Traditionally, ‘childcare’ has meant three options: nursery, childminder, or nanny. Each has pros and cons, and involves tradeoffs of one kind or another. There is also a fourth option which is sometimes forgotten – nanny share.
Nursery is great for children who enjoy the bustle of having lots of people around, and for older children who need a smooth transition into a school environment. There’s lots of equipment, toys, and a huge range of books. Many nurseries have some outdoor space.
Nurseries are highly regulated by Ofsted, with minimum staff:child ratios and staff training. Parents tend to get a lot of paper reports on progress, plus daily chats at pick up time.
For working parents, one big downside is that the hours are rigid. If the nursery is open until 6:00pm, this usually means not a minute past 6:00pm. Moreover, nurseries often close for a month in August, and have staff inset days like a school does. (‘Nursery schools’ are even worse, opening only during term times and sometimes only half days at that.)
Working parents also need to be aware of nursery sick policy, which can be difficult for two-working-parent families to deal with. Virtually all nurseries will refuse to take a sick child until 48 hours after their last symptom ceases. Children at nursery tend to get sick a bit more often, as the number of children in one place makes it easier for viruses to spread.
Costs for nursery vary hugely depending on location. This is mostly due to property costs, not staff costs—unfortunately even in expensive parts of London, nursery pay is among the lowest of any profession.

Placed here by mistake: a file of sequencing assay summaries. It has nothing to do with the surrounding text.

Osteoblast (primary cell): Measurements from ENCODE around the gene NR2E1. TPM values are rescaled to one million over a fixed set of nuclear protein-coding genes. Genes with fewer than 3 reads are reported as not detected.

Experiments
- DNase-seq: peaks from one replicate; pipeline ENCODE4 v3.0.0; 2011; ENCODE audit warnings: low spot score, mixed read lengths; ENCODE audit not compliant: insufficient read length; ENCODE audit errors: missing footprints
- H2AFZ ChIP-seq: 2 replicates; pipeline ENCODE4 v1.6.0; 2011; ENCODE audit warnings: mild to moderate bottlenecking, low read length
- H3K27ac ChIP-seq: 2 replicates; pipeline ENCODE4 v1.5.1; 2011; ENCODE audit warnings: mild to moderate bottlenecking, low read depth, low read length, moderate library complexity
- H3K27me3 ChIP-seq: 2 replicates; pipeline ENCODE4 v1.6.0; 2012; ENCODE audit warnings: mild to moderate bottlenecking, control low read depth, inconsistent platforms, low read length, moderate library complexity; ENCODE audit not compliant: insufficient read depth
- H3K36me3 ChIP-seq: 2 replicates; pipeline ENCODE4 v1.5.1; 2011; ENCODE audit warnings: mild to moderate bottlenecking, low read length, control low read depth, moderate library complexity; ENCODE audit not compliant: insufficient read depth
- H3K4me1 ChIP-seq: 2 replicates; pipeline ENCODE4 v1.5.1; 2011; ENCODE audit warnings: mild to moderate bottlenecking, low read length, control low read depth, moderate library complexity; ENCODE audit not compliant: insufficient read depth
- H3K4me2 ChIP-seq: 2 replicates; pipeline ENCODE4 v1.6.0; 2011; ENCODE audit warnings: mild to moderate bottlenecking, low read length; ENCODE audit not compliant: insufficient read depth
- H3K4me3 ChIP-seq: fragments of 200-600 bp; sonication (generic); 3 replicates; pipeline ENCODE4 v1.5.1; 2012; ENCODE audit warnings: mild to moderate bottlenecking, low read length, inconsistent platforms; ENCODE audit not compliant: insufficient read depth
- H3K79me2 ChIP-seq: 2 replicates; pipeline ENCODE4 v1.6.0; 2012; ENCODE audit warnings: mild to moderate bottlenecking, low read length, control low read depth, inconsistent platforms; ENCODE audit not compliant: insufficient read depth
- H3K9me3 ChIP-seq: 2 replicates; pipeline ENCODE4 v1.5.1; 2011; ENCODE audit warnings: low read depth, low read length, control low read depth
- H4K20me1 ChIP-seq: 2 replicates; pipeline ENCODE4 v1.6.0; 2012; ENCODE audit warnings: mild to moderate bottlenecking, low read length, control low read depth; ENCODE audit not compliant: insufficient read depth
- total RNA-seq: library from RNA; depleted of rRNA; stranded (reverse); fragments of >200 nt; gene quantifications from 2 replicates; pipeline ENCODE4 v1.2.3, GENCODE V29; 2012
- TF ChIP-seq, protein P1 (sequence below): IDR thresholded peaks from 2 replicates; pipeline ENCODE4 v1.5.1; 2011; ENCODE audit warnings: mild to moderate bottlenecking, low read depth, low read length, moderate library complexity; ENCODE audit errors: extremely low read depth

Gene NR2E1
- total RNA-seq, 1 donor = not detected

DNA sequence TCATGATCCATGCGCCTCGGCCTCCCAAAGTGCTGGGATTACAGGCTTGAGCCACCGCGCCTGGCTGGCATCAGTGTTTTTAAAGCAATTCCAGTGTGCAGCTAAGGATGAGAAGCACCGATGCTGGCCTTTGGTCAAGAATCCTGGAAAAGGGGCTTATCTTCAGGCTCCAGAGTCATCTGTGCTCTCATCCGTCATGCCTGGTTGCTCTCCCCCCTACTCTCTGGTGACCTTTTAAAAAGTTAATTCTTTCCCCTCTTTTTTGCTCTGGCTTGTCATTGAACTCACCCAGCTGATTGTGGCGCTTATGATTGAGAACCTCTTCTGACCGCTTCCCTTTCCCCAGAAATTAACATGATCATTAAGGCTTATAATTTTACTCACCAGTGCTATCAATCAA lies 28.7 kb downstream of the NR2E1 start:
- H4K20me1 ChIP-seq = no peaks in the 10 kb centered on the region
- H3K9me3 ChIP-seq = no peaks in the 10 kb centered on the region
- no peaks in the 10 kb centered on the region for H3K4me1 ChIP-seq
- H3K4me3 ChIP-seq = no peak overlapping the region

Childminders can be amazing if you find a good one living in the right place. Their location is crucial, as childminders work from their own houses so they need to live nearby otherwise pickups and drop-offs are a nightmare.
A great childminder is wise, experienced, knows the local area intimately, and can give your children all the advantages of hanging out with other kids – without the rigid hours and frequent sickness of nursery. Many will take in a sick child, within reason. You can often pay them overtime for later hours and babysitting, with no handover required. It’s a wonderful, flexible option.
Childminders are regulated by Ofsted, and there are mandatory minimum training requirements.
Unfortunately, in many part of London childminders are becoming an endangered species as they are priced out of the up-and-coming areas where families are moving in. So if a great one lives near you, treat them well.
Nannies are brilliant. They work from your house, which is highly convenient, they can shift their hours around, they get to know your child superbly well, and they can even sort out your child’s clothes, bedroom and food.
The downside? It’ll cost you. On average, a nanny costs £37,000 in London – equating to more than the first £50,000 of your salary. Additionally, solo children don’t get the development benefits of being around other babies and toddlers from a young age.
Nanny share is a newer option, growing in popularity. It combines the socialisation of a childminder with the convenience of a nanny. Two families living locally share a nanny, who works between their two houses, caring for both/all children at the same time.
It’s super flexible: the nanny can pick up from one house and drop off at another, babysit, run an errand, stay in for a delivery.
If the children are sick, the nanny can still look after them. If the nanny is sick – well, there are four adults who might be able to take a day off to cover, rather than two.
And of course, the cost is shared between the two families.
Obviously, we are big fans of nanny share. In fact, we love it so much we decided to devote ourselves full time to making it easier for parents to do.